One of the biggest challenges that entrepreneurs and job applicants face is how and when to follow-up.
Unfortunately, there are really no set rules that govern the follow-up, but persistence is always rewarded—so long as it doesn’t cross into the realm of being a pain in the butt. Jeffrey Gitomer wrote in The Little Red Book of Selling that 45% of business is lost because people don’t follow up for the fifth time. Selling—whether you’re selling a product or yourself as a prospective employee—is all about relationship building, and the more you are able to speak, on the phone or in person, to your prospect, the more they will feel they know you on a personal level, and the more inclined they will be to consider you when the time is right for them to buy.
You will need to establish your own guidelines for the follow-up based on what you’re seeking, and who you’re seeking it from. Here are some tips.
- When you send a resume, include a note in the cover letter that indicates you will be following up. The hiring manager will then know to expect your call. The same goes for any marketing materials you’re delivering via e-mail or snail mail.
- If you’re an entrepreneur cold-calling prospects, only leave a message the first (and perhaps the second) time you call. After that, try to get the person live on the phone.
- After sending your resume, follow up with one or two phone messages; after that, try to get your contact live. Give the hiring manager a reasonable span of time to respond before calling back: she’s probably buried in resumes, and you don’t want to come across as insensitive to her tight schedule.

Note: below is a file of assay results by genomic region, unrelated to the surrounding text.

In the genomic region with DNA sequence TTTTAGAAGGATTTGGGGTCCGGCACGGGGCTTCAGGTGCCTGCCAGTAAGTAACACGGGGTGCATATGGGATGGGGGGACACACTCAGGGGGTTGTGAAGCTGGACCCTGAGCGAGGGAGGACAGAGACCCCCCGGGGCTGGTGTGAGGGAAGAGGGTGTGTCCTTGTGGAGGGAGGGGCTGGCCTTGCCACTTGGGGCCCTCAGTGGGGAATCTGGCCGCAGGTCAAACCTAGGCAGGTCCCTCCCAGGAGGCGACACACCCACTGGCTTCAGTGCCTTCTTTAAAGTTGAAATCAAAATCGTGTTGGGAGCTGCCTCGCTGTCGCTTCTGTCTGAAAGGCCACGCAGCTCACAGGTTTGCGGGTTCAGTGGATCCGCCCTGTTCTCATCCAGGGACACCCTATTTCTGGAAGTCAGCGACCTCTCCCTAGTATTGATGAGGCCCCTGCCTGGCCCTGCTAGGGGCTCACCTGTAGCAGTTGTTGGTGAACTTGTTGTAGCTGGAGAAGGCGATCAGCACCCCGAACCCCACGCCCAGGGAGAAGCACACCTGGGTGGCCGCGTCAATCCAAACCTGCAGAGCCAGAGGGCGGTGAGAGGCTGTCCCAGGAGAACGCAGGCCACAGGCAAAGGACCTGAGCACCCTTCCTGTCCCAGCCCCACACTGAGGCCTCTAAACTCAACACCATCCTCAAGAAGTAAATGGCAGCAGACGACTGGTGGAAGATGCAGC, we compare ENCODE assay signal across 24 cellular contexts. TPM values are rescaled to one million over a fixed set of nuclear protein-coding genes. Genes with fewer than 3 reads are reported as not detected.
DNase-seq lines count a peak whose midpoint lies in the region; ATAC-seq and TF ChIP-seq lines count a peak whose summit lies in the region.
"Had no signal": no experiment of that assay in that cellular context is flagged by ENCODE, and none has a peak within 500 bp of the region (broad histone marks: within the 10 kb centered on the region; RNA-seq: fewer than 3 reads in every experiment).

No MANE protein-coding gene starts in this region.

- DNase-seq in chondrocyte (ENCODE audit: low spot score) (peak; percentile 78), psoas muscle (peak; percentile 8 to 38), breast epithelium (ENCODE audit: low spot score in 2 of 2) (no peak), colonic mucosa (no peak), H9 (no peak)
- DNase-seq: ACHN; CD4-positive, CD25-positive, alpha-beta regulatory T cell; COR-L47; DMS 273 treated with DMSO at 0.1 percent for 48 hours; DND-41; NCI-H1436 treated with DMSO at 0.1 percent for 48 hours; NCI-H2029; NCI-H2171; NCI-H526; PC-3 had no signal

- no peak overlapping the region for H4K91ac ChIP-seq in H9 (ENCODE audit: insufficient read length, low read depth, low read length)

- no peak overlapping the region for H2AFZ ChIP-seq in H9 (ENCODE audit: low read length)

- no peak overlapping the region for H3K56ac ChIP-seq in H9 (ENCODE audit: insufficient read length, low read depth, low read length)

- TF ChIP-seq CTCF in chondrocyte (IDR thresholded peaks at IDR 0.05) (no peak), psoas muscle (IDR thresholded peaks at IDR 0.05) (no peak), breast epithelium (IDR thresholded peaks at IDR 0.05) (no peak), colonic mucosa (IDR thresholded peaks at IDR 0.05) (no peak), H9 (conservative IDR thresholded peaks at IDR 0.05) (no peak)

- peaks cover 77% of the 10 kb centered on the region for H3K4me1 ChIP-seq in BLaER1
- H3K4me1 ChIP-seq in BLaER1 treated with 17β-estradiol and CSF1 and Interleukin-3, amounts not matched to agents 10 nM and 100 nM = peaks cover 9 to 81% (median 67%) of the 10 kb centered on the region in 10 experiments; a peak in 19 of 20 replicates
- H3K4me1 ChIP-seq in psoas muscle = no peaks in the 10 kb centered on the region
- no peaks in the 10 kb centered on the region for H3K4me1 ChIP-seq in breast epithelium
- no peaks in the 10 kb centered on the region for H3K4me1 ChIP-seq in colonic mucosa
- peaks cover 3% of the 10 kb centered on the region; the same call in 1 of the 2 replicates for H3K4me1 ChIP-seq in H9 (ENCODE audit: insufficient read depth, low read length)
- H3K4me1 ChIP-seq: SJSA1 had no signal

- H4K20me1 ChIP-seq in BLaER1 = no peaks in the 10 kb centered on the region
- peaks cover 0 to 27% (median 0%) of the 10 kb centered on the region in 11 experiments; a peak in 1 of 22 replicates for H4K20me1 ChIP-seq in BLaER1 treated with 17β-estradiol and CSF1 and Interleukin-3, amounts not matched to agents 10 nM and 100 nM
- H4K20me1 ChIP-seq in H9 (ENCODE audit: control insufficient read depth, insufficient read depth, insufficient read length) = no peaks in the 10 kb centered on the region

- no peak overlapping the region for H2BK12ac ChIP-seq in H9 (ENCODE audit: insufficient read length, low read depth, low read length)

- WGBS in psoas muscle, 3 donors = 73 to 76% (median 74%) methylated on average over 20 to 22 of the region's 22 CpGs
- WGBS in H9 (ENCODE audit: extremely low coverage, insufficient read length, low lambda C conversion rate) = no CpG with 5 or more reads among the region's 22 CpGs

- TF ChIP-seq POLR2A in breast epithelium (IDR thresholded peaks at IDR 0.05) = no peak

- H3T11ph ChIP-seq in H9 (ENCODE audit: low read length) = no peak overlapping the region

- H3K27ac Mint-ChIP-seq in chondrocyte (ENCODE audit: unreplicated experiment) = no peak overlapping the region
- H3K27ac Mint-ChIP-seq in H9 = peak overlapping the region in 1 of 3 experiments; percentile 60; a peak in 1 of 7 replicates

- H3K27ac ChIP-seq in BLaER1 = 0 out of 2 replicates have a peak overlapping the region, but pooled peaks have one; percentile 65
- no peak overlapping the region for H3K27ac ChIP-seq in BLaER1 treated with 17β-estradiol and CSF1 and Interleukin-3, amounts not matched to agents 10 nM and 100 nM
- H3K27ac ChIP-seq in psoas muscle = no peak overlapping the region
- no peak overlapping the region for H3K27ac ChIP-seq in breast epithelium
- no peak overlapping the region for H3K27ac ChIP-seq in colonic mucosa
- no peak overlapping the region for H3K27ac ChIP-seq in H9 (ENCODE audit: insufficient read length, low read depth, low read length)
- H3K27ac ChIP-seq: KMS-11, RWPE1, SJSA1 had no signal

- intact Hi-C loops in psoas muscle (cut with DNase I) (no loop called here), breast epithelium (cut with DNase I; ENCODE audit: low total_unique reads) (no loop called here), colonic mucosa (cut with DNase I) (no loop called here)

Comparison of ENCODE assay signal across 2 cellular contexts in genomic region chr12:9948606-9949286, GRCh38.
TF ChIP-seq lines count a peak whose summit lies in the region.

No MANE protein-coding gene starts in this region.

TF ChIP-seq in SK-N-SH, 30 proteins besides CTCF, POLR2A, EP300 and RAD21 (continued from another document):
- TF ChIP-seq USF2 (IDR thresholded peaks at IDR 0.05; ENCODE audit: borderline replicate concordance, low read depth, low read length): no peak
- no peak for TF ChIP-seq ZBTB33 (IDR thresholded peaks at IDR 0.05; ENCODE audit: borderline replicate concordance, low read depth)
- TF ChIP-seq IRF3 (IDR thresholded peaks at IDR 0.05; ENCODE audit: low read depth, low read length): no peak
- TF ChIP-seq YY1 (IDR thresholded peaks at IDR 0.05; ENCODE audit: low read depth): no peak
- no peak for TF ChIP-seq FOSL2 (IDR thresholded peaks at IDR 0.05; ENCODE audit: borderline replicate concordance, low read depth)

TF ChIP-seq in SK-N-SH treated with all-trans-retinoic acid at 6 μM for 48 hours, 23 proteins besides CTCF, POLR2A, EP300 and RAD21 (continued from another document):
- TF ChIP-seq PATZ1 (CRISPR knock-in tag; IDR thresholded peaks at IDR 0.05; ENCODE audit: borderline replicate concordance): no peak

- Listen to your gut. You’ll know when you’ve hit a dead end, and you’ll only feel discouraged if you continue once you know it’s futile. Also, if you’re selling your product or service, you’ll want to avoid gaining a reputation for harassment.
- Build relationships through social media and networking. Once you and your prospect have something in common, it’s easier to strike up a conversation. If you have a company or are starting one, using these vehicles can help to familiarize prospects with your product before you even say a word. If you’re looking for a job, using your networking contacts can gain you an ear where you might not otherwise have found one.
- Pay attention to how the conversation is going. If the dialogue is still dynamic, there’s nothing wrong with following up fifteen or twenty times.
- Don’t take it personally. If a hiring manager or client doesn’t get back to you, or doesn’t respond well to your offer(s), it can feel like a real blow. But keep in mind that they have their own concerns, which may not be apparent from an outsider’s prospective. Maintain a professional demeanor at all times, and even if you don’t get the job or make the sale, you’ll make a great impression.
If you’re searching for a job, or starting to sell a product or service of your own, you’ll need to become a master at the art of the follow-up. It takes time and practice, but it’s a skill that will never fail to serve you.